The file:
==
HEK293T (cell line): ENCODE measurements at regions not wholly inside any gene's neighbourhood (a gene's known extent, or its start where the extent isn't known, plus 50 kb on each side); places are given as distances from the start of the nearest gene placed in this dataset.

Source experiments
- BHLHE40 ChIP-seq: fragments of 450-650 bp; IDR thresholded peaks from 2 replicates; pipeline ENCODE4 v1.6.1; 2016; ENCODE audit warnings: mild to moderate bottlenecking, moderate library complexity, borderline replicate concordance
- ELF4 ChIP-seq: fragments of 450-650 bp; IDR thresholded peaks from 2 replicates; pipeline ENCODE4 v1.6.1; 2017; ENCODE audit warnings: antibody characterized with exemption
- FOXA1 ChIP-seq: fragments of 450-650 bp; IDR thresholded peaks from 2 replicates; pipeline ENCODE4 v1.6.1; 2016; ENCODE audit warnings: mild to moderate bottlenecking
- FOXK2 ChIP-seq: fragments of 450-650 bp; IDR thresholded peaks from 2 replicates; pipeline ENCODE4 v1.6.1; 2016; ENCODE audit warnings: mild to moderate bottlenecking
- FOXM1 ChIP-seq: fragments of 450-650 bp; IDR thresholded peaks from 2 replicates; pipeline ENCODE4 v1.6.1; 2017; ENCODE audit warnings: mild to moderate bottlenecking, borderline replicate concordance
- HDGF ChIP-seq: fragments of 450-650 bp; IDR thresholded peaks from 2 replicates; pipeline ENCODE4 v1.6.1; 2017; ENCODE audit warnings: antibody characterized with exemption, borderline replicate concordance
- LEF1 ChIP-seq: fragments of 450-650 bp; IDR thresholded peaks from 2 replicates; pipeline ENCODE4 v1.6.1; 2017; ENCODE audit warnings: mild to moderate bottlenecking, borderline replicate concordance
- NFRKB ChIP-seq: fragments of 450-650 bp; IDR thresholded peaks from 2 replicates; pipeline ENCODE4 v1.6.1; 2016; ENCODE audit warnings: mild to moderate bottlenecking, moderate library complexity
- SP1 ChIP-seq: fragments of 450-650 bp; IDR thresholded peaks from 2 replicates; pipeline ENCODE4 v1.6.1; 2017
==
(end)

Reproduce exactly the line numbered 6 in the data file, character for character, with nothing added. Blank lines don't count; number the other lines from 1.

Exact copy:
- FOXK2 ChIP-seq: fragments of 450-650 bp; IDR thresholded peaks from 2 replicates; pipeline ENCODE4 v1.6.1; 2016; ENCODE audit warnings: mild to moderate bottlenecking